Modeling of spatial patterns in stages of sperm formation provides new tool for investigating reproductive biology
Release date: 2021.02.25
Research ResultsLife & HealthMath & Data
Researchers at Kyushu University have found a mathematical model that can reproduce the spatial pattern of development stages for sperm in vertebrates, providing a new tool for studying the molecular circuitry of sperm formation and understanding the origin of infertility.
Sperm are generated in long thin tubules in the testes. The tubule is subdivided into several stages according to the pattern of sperm differentiation. These stages are spatially aligned sequentially along the seminiferous tubules and repeat periodically, with the pattern of stages moving in one direction over time.
While this pattern is segmental in mice, it forms a spiral in humans, and how these different patterns are generated is still unknown despite this phenomenon being first reported in 1984.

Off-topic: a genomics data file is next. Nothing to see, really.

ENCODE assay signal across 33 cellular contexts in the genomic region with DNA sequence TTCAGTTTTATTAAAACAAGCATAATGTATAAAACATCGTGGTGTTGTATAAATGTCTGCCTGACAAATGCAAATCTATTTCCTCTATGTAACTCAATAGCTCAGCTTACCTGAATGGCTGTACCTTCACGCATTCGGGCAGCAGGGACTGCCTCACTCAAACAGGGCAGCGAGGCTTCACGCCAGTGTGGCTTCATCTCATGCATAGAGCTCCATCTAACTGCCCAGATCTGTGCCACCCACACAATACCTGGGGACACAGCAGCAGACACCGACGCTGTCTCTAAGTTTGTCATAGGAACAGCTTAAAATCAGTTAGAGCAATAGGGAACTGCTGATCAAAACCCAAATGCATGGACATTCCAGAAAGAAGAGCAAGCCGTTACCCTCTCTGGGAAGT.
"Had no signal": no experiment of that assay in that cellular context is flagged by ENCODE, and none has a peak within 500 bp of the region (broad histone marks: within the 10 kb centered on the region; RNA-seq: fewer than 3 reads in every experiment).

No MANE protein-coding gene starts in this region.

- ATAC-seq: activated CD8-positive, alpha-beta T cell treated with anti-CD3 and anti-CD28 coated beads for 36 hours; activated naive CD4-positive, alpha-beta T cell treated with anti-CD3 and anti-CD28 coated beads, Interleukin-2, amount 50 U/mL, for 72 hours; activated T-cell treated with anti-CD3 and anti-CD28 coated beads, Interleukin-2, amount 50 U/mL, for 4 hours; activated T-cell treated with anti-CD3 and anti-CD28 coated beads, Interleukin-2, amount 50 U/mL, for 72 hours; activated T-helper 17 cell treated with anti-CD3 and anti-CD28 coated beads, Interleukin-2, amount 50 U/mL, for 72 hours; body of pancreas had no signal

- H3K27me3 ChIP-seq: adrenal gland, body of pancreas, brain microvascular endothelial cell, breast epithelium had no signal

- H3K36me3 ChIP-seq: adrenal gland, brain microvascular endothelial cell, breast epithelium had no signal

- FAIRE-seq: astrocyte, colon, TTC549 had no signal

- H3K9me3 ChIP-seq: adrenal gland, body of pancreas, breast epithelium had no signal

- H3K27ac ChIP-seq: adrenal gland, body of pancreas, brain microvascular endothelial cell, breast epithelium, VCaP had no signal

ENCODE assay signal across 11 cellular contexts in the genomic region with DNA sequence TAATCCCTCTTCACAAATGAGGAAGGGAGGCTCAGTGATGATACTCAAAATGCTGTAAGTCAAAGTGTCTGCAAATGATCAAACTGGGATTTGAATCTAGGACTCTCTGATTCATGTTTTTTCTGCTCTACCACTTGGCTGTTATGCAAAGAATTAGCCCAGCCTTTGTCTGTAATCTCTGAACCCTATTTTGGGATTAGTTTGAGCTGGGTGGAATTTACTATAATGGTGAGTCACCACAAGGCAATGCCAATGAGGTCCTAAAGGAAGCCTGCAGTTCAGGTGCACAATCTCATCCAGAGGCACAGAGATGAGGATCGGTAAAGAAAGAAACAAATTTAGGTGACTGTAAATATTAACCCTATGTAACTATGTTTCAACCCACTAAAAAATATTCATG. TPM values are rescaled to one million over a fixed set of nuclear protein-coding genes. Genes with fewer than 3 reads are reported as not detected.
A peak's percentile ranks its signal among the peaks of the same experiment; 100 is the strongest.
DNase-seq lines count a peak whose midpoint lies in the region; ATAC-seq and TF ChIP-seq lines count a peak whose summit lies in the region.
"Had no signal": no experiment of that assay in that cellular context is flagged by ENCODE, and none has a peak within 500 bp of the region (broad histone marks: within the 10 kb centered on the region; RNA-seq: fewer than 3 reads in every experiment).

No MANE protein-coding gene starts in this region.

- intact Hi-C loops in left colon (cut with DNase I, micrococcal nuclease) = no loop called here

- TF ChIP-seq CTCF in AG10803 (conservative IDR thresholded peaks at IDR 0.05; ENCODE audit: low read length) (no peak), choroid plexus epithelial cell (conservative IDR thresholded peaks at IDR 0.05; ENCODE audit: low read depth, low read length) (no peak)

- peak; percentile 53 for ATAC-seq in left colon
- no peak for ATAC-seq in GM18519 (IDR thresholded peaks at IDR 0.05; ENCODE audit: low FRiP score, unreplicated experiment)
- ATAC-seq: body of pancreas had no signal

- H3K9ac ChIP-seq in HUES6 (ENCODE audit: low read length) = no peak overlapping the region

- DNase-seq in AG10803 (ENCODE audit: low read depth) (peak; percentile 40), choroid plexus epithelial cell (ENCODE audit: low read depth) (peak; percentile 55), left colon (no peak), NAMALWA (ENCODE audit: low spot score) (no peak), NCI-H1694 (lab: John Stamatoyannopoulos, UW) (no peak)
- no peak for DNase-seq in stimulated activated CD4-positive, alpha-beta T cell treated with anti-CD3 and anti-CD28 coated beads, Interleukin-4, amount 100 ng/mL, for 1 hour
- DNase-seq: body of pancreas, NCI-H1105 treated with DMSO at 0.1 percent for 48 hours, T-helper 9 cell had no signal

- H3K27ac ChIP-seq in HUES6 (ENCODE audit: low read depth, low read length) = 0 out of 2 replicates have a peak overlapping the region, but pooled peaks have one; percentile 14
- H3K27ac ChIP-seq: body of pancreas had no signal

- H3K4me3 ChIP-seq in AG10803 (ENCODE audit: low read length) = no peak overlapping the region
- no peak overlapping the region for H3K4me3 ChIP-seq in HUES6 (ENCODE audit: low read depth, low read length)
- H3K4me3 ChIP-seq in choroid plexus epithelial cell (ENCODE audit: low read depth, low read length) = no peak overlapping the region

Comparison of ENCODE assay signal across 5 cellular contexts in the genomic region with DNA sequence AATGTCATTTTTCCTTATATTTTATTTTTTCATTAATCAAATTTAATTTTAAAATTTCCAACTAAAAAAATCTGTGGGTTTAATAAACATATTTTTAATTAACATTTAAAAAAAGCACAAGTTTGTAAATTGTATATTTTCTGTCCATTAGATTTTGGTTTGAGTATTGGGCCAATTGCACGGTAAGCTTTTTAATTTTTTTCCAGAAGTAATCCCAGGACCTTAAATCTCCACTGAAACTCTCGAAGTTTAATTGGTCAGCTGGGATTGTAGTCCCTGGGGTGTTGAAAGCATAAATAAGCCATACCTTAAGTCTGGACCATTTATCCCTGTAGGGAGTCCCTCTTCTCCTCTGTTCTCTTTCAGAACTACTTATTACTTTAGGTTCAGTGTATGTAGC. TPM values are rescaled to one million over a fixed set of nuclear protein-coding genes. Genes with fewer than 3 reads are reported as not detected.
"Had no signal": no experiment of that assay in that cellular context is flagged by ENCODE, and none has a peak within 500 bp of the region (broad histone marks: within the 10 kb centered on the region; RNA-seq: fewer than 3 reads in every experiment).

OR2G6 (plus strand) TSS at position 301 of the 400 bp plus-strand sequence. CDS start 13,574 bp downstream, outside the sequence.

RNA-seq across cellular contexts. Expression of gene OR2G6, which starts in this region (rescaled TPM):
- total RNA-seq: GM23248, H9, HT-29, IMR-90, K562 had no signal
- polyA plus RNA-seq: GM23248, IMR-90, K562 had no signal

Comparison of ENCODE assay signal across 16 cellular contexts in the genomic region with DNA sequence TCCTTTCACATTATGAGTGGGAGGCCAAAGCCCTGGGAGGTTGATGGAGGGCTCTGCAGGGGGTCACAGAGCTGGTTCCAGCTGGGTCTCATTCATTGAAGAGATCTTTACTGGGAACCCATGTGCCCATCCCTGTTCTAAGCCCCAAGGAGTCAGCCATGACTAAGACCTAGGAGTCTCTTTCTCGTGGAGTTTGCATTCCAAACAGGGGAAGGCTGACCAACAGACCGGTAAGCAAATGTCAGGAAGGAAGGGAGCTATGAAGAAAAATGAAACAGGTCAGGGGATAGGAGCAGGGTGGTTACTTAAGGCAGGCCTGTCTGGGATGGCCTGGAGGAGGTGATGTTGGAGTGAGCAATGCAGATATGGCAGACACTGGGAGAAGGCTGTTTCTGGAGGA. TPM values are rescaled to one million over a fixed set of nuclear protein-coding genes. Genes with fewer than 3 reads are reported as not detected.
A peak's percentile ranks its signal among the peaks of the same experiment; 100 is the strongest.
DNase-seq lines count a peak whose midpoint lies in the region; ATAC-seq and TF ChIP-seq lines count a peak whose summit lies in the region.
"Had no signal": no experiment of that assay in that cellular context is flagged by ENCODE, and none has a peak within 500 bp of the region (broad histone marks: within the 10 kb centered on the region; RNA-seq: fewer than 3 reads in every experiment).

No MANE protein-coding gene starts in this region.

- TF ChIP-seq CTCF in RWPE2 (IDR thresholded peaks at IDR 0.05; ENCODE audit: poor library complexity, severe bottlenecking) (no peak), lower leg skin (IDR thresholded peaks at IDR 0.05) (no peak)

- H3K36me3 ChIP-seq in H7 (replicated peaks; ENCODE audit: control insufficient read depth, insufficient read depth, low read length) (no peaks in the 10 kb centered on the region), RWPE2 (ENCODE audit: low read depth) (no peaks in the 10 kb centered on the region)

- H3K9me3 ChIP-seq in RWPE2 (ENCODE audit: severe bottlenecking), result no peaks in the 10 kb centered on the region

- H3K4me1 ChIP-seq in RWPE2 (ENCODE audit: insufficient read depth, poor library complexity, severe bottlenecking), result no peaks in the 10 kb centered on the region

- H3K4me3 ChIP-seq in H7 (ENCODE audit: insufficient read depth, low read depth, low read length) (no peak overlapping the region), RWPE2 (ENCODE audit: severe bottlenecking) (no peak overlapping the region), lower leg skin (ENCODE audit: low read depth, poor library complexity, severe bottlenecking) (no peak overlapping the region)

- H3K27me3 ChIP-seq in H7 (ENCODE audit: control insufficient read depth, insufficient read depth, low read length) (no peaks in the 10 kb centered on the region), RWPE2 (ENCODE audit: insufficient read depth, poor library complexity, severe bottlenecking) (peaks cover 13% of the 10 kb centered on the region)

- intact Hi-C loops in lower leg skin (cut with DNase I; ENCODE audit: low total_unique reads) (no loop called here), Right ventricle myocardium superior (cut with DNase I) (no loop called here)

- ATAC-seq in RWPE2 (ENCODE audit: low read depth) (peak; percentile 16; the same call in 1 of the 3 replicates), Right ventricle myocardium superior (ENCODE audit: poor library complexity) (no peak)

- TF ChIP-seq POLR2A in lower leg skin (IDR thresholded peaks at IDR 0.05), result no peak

Using mathematical modeling, a research team led by Takashi Miura, professor of Kyushu University’s Faculty of Medical Sciences, has now reproduced this moving wave pattern and found conditions to distinguish segmental and spiral patterns.
The model, which is based on a so-call reaction-diffusion system, allowed the researchers to analyze the pattern dynamics and screen parameters to understand under what condition the segmental or spiral pattern appears.
One new insight the model has already yielded is the theoretical prediction that some segmental patterns exist in human seminiferous tubules, which the researchers were then able to confirm experimentally.
The modeling was part of research done by sixth-year undergraduate student Mari Kawamura of Kyushu University’s School of Medicine with Kei Sugihara and Hisako Takigawa-Imamura, both assistant professors in the Faculty of Medical Sciences, and Toshiyuki Ogawa, professor at Meiji University.
“There is much we can learn about biology using math, and the fusion of these two subjects is still such a new field that many opportunities exist for new researchers and, like in this case, even undergraduate students to immediately make an impact,” says Miura.
The researchers expect that their study will provide a basis for studying the molecular circuitry of this pattern formation and may help to understand the pathogenesis of infertility in the future.